29 September 2008
“A man-made artery that behaves just like the real thing could transform heart bypass surgery. The British invention looks like a piece of spaghetti and is coated with a space-age that stops it from becoming blocked once it has been implanted.”
“Previous attempts to manufacture synthetic arteries have been hampered by the fact that they quickly became clogged. The body recognises them as foreign and and, thinking it has suffered an injury, dispatches special blood cells called platelets. Their job is to trigger the clotting process to halt bleeding. As platelets clump together inside the implant, blood fails to flow properly, increasing pressure on the heart. But the high-tech, man-made artery gets around that problem thanks to its unique coating.
“The inside of the device is layered with tiny ‘cages’ made up of millions of tiny molecules. These cages are so small they cannot be felt or seen by the naked eye. But under the microscope they look like tiny spikes sticking out into the man-made graft. The entire structure is coated with chemicals that attract stem cells in the blood and stimulate them to start growing into exactly the same kind of cells that form the lining of the healthy human blood vessels. Within a few days, enough stem cells are caught to start covering the whole inside of the man-made artery with a smooth, healthy lining, called the endothelium. The beauty of the technique, a winner in the recent Medical Futures Innovation awards, is that this makes the artificial blood vessels elastic and stretchy, just like the ones we are born with, and the smooth new lining stops clots from forming.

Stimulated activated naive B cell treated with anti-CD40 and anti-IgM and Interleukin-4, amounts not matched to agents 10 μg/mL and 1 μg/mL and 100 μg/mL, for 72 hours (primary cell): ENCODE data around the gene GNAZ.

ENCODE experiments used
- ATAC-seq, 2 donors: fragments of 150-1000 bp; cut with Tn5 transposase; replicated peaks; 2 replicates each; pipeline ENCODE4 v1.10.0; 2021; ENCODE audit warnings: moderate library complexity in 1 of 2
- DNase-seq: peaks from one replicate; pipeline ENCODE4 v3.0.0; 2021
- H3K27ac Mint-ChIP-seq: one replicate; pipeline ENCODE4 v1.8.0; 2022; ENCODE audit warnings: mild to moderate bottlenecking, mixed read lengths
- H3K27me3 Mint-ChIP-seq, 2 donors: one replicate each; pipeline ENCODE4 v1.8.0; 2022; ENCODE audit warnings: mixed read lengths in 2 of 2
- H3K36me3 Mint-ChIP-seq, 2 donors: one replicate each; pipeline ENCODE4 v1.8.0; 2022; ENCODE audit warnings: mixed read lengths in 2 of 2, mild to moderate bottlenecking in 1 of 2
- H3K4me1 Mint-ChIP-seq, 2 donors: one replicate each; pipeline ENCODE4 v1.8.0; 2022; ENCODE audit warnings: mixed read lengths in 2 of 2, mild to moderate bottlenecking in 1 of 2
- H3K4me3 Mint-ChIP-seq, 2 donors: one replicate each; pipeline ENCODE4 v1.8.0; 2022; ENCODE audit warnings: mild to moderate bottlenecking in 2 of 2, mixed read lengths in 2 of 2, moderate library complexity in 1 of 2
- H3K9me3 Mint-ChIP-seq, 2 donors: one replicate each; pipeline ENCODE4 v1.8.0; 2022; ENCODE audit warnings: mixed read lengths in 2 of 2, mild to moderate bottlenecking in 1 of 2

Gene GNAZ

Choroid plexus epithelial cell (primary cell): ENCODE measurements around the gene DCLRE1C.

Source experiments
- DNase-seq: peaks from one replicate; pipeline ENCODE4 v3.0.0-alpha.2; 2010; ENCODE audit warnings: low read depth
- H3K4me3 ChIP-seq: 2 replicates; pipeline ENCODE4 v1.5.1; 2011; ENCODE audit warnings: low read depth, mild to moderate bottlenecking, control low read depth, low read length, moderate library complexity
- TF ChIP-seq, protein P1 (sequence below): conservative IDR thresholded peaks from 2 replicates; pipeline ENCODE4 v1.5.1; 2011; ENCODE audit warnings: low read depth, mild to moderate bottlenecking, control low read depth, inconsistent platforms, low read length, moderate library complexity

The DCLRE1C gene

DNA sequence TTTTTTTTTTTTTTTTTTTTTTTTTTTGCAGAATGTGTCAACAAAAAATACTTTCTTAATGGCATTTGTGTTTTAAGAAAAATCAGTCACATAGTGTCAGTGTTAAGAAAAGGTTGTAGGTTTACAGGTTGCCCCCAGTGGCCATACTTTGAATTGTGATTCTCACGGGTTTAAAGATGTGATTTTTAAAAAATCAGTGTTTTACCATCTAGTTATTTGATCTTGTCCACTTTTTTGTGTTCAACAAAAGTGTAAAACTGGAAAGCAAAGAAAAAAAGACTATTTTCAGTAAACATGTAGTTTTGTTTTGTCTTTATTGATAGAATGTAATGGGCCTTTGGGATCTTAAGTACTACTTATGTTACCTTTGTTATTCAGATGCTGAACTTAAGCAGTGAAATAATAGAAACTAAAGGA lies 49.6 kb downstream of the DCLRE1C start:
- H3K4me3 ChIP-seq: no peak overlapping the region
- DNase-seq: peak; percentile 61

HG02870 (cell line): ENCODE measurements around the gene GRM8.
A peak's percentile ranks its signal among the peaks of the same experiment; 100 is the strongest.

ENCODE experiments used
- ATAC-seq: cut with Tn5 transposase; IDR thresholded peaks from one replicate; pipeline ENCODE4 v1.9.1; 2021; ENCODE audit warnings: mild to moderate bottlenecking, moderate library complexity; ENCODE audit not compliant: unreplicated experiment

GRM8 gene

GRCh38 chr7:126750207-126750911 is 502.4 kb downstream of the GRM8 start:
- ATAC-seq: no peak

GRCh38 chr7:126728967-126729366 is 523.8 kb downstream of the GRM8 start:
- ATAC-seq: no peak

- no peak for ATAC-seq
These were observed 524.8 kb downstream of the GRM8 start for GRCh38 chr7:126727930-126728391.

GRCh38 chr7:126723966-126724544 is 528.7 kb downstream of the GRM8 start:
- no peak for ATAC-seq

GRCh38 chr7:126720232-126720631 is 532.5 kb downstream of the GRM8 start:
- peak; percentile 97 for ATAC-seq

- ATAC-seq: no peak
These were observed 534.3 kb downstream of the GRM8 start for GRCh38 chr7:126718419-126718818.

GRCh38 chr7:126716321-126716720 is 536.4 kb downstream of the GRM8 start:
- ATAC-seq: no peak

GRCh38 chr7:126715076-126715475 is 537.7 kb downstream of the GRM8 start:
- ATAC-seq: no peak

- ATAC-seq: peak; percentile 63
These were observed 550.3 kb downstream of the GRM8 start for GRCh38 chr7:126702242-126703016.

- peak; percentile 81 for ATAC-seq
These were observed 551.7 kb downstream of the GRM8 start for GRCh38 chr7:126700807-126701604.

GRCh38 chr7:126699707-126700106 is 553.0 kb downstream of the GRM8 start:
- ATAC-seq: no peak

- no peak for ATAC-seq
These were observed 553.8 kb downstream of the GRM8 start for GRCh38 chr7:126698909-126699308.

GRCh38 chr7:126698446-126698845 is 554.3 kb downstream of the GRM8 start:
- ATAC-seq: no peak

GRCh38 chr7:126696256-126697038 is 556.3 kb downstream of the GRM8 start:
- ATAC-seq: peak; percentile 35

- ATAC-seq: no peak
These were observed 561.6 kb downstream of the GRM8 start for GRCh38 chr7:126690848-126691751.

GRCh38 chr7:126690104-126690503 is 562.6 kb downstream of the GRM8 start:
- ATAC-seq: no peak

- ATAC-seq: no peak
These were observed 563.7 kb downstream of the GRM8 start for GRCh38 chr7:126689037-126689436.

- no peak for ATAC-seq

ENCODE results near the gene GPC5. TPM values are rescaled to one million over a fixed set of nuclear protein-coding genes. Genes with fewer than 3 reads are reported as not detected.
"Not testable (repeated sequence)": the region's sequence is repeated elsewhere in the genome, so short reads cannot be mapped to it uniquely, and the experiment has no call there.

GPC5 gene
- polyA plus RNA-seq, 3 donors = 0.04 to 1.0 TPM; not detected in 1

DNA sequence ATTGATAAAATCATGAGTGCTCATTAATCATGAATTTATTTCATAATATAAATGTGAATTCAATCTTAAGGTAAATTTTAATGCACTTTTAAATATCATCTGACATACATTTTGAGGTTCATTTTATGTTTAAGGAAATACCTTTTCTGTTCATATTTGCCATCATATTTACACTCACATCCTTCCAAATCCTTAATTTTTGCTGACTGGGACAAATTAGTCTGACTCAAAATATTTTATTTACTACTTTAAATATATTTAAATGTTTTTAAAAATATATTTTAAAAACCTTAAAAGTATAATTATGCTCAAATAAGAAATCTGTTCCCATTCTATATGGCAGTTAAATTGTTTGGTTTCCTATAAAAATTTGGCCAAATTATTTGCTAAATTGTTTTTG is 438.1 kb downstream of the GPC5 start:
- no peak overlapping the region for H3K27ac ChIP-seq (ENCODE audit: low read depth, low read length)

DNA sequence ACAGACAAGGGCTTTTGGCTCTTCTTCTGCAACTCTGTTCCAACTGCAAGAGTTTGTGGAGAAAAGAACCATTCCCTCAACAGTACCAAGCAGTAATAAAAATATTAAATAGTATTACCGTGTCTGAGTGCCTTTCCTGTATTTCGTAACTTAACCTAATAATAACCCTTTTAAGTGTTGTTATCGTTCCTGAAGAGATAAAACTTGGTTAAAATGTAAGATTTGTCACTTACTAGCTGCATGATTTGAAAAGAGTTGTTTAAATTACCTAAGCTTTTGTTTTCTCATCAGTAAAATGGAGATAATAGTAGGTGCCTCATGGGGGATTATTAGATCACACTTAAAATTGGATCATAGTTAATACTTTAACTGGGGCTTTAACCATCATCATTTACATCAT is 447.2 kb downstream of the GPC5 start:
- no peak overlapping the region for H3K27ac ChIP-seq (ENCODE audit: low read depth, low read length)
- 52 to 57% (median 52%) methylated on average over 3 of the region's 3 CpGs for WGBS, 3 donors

“So far it has been tested only on animals, but two years after being implanted into a sheep, it is still functioning perfectly well. Human trials on the implant, developed by scientists at University College London, are expected to begin within the next year. Dozens of patients whose coronary arteries are more than 70 per cent blocked because of heart disease will be fitted with the new ‘spaghetti’ implant.
“Patients with severely diseased arteries often undergo a procedure called a coronary artery bypass graft. About 28,000 bypasses are carried out in the UK each year – here, blockages in the heart are ‘bypassed’, usually using a vein from another part of the body. Professor Alexander Seifalian, who pioneered the new man-made artery, said up to 30 per cent of bypass patients do not have a suitable vein they can use: ‘In these cases, there’s not much doctors can do and patients often die. So we have developed an artificial artery using nanotechnology. Once the stem cells are attracted into it, they cover the whole inside of it and turn into endothelial cells. The job of the endothelium is to stop things sticking to the inside of the artery. We hope this will eventually replace the need to take veins from other parts of the body,” he says.
Article reproduced courtesy of The Daily Mail newspaper.
Original publication date 31st July 2007
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